I've designed a PCB for this project and had some made by Aisler (who runs the PCB fabrication for Fritzing now). They make good boards and are a great group of people to deal with.
You can order boards or a full kit directly from Aisler.
Here are all the needed pieces, including cut-to-size pieces of header.
Step 1: The proximity breakout header
This will probably be a bit different than the way you've connected (or will connect) most breakouts. As shown in the prototype page, the proximity sensor is at a right angle to the board. In the final PCB assembly I've used a piece of right angle header to accomplish this.
The bent pins go through the board. There's a problem, though. If you look at the board, the Neopixel strip covers the spot where the header pins come though the board. My approach was to trim those pins to be more or less flush with the board.
Now they don't protrude. Soldering is much as usual. Just be sure to heat the pin, a little more attention is required since it isn't sticking through the board. Solder will wick into the plated hole and, as long as you don't put on too much solder, will make a nice flush connection. As usual, I solder one pin to tack it in place, then melt that joint and tweak the positions, angle, etc of the header. Once it's how it should be, I solder the rest of the pins.
Step 2: The Neopixel strip
This is also a bit different. The Neopixel strips have solder pads on either end. The PCB has matching solder pads. The different thing we're going to do here is not using wires or headers to connect them.
Start by tinning the pads on the PCB with a generous amount of solder.
No, I mean it. Be quite generous.
Next, do the same thing on the pads of the Neopixel strip.
Now the tricky bit. While holding the strip in place against the PCB, solder pad to matching solder pad. Heat one with your iron. Be careful as it will have a tendency to slip such that the pads are not lined up; they'll end up staggered. So hold them together gently.
The goal is to melt the solder blobs on the matching pair of pads simultaneously so that they flow together. Let them cool and you will have a nice connection.
My advice is to do a pair of pads on one end of the strip. Then do a pair of the opposite end. One pad is far easier to redo than several. When you're done, have a close look to verify that the solder on matching pads has, indeed, flowed together. If not, reheat them, adding a bit more solder if necessary. Be careful not to overdo it, though..
Below, you can see the four pairs of pads at one end of the strip nicely connected.
The strip won't be sitting flush on the PCB, but that's fine.All that's required is a solid connection on those eight pairs of pads.
This is why we trimmed the header pins: it lets the strip sit as close as it can to the board. This is also why we started with that header.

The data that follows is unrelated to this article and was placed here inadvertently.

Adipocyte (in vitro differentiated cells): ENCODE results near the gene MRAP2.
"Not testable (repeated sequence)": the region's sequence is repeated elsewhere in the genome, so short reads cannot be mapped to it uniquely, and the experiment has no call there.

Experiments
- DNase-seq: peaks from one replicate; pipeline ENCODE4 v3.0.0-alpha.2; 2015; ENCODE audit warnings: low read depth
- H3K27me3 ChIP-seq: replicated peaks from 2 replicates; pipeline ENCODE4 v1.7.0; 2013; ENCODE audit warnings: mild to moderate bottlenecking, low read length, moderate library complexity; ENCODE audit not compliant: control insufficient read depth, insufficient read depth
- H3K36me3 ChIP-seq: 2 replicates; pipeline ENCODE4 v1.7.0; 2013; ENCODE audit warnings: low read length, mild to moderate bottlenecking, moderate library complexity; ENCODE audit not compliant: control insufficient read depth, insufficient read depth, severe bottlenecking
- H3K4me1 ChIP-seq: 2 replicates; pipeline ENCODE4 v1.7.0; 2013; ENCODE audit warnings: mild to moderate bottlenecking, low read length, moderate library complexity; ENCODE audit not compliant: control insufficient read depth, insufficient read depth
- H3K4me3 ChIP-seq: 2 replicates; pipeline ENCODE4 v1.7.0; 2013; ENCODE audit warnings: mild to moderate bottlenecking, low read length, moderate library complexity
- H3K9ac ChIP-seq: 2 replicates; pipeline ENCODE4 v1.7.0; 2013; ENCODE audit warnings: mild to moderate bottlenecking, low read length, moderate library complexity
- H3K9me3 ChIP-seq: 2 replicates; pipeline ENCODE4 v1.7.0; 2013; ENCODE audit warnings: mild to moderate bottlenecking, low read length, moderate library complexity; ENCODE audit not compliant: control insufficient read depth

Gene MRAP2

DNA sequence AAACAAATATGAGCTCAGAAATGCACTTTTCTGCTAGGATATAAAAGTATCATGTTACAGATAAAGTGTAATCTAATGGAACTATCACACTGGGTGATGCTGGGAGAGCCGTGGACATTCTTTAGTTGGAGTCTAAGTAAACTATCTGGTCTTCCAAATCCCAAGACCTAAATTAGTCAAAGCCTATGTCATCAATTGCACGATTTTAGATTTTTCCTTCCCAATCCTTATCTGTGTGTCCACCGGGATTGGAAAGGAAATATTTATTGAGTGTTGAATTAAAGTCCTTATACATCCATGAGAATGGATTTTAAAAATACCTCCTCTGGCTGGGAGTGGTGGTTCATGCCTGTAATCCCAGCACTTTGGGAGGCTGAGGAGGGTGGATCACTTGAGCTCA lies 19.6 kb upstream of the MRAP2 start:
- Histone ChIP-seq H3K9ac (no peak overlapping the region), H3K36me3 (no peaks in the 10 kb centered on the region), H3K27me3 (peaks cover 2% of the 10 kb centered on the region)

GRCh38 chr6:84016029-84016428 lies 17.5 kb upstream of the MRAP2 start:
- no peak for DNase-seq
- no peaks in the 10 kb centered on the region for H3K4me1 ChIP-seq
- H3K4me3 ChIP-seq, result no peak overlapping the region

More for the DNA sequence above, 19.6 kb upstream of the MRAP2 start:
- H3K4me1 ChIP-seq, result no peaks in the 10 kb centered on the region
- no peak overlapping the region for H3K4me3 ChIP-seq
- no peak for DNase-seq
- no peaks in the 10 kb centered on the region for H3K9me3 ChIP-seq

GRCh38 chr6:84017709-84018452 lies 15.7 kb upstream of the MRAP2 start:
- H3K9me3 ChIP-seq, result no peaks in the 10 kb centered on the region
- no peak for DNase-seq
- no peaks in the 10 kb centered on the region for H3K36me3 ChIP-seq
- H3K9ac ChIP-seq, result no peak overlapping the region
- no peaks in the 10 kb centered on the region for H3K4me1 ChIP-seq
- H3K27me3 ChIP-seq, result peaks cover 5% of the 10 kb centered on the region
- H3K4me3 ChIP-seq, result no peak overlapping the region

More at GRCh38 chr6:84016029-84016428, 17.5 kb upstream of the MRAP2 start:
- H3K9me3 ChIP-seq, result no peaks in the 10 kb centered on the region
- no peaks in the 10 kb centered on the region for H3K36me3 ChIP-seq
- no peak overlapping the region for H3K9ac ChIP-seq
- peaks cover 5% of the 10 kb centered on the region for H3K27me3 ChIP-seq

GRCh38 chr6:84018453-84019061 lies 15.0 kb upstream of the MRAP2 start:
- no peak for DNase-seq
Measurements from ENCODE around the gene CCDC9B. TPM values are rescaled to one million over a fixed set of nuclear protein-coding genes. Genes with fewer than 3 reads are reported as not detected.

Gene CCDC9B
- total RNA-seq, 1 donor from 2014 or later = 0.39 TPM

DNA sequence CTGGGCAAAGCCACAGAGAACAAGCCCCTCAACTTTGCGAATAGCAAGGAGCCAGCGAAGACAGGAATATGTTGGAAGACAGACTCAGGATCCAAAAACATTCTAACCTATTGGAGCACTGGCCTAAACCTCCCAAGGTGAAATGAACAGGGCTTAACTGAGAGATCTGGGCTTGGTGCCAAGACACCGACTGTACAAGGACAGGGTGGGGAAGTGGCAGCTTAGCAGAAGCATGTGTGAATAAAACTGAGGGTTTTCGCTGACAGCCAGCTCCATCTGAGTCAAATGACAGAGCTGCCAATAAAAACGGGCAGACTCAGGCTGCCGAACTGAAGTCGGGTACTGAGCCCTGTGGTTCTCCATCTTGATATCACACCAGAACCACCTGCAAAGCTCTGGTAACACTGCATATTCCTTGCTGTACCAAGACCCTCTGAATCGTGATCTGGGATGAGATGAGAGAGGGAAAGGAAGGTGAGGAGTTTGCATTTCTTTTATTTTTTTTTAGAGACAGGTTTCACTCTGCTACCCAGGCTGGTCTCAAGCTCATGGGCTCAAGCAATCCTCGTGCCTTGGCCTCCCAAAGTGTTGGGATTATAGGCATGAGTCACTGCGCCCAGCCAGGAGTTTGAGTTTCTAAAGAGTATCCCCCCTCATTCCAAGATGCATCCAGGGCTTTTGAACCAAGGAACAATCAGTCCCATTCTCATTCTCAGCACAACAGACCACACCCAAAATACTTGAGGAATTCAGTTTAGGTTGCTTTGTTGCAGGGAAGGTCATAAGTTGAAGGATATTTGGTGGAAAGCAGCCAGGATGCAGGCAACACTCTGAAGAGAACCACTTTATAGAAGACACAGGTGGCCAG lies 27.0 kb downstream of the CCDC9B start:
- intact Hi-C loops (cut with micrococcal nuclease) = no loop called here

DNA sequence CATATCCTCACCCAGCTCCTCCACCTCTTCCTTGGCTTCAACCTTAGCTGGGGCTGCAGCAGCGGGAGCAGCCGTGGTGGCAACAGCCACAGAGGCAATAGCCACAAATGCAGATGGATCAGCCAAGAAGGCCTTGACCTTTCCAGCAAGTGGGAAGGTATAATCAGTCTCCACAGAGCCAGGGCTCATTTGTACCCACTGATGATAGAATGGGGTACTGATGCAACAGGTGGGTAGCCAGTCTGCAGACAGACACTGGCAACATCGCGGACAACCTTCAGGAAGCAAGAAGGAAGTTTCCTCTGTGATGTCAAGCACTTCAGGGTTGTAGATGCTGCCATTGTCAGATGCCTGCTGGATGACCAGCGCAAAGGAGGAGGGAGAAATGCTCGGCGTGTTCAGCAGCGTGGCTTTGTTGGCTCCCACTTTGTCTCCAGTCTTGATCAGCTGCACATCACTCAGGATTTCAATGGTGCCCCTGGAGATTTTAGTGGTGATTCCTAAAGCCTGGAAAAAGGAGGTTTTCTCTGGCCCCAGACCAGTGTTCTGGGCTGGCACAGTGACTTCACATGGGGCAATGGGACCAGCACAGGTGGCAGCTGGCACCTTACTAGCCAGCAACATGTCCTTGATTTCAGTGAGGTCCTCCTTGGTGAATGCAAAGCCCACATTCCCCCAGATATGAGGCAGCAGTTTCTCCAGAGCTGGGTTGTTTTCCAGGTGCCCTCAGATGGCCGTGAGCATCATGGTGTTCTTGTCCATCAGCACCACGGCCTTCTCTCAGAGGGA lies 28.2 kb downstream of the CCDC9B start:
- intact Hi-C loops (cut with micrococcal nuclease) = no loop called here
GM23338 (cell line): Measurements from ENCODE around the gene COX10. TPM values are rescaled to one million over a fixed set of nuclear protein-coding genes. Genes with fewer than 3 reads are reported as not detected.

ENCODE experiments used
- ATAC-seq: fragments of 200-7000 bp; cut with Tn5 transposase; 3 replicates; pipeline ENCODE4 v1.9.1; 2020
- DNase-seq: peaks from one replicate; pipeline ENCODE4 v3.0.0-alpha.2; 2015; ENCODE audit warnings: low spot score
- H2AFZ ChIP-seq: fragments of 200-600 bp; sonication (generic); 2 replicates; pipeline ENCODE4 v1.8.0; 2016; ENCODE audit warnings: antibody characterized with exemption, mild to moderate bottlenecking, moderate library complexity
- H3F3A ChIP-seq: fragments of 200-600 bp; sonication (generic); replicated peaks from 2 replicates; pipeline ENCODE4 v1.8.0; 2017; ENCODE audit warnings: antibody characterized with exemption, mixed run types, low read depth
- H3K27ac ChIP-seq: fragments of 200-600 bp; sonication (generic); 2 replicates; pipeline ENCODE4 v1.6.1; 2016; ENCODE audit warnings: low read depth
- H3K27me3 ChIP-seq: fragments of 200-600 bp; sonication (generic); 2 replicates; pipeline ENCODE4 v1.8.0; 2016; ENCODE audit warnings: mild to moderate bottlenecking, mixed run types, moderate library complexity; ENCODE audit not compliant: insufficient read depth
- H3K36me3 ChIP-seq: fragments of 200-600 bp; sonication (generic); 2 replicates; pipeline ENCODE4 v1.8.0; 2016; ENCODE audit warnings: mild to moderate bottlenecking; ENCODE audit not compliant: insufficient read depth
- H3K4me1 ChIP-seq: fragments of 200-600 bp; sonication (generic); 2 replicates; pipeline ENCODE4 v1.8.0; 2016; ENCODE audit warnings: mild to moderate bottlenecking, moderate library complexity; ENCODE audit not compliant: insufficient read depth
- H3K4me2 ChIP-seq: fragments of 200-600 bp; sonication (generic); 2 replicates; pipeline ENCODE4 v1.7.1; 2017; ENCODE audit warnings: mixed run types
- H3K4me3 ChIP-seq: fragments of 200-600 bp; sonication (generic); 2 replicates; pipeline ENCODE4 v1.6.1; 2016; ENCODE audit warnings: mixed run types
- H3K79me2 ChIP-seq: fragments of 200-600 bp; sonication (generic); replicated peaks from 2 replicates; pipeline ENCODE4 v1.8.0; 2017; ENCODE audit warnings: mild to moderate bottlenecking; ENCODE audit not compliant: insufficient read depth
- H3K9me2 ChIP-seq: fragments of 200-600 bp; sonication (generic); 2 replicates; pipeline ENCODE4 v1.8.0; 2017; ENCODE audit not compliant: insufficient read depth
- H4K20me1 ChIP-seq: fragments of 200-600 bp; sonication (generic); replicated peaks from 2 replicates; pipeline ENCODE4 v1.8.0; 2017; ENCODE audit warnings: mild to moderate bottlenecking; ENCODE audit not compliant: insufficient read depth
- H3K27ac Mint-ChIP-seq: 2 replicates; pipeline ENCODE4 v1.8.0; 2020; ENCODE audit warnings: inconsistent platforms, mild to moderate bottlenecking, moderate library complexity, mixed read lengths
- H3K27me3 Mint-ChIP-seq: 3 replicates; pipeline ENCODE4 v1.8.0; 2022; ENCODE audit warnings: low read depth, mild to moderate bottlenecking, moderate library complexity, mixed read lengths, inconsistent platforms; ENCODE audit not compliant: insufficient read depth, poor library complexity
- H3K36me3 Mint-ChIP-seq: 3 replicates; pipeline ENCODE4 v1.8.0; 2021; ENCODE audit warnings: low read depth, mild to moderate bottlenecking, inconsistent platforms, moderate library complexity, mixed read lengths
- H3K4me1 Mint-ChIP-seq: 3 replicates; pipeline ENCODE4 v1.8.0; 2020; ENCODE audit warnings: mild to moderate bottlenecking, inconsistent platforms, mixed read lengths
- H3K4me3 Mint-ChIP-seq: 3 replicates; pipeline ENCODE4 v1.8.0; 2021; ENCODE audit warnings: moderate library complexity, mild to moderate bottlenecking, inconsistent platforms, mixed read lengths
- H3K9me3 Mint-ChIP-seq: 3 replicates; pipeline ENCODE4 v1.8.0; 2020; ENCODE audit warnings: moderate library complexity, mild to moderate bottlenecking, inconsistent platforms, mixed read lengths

Step 3: Power
Next, add the components to the power supply section of the board. This includes the power jack, the 7805 5v regulator, and 10uF (C3), 100uF (C2), & 100nF (C4) capacitors. What happened to C1? I have no idea... bitten by Fritzing auto-numbering.
Note that the two larger capacitors are polarized and need to be mounting with the negative leads facing each other. These are well marked, often with a stripe. Similarly the regulator has to go the right way round. The metal heatsink is shown on the board. See the photo below.
Step 4: The Trinket
Attach the bits of straight header to the Trinket and place it on the board. If you haven't done this sort of thing before, have a look in the Feather M0 Express tutorial for advice/instruction. It's the same for the Trinket, the only different is the exact position and size of the header strips.
Flip the board over and solder the Trinket's pins. Again, I always start with one and make sure everything is how it should be. Then I do the opposite corner, making sure the entire thing is right. Then I do the rest of the pins.
Whether you trim the pins is up to you. My though is to design a printable case for this at some point, so I trimmed the pins so they won't be in the way.
Just a note: I keep an older pair of side cutters for this. The blade alignment is a bit off and I replaced them a while ago with a more expensive pair. I keep my good pair for cutting fine wire (30 or 24 gauge usually) and use the older pair for rougher work. Trimming header pins classifies as rougher work. So as you replace and/or upgrade your tools, hold onto the old ones unless they are broken.
Step 5: The proximity sensor
The final step is mounting the VL53L0X breakout on the header strip we started out with.
Slide the breakout on the header pins, solder one pin, adjust the breakout (you want a nice 90 degree angle with the PCB) and solder up the rest.
Once again, trim the excess pin length if you wish.
That's it. Time to load the CircuitPython runtime, libraries, and code.py.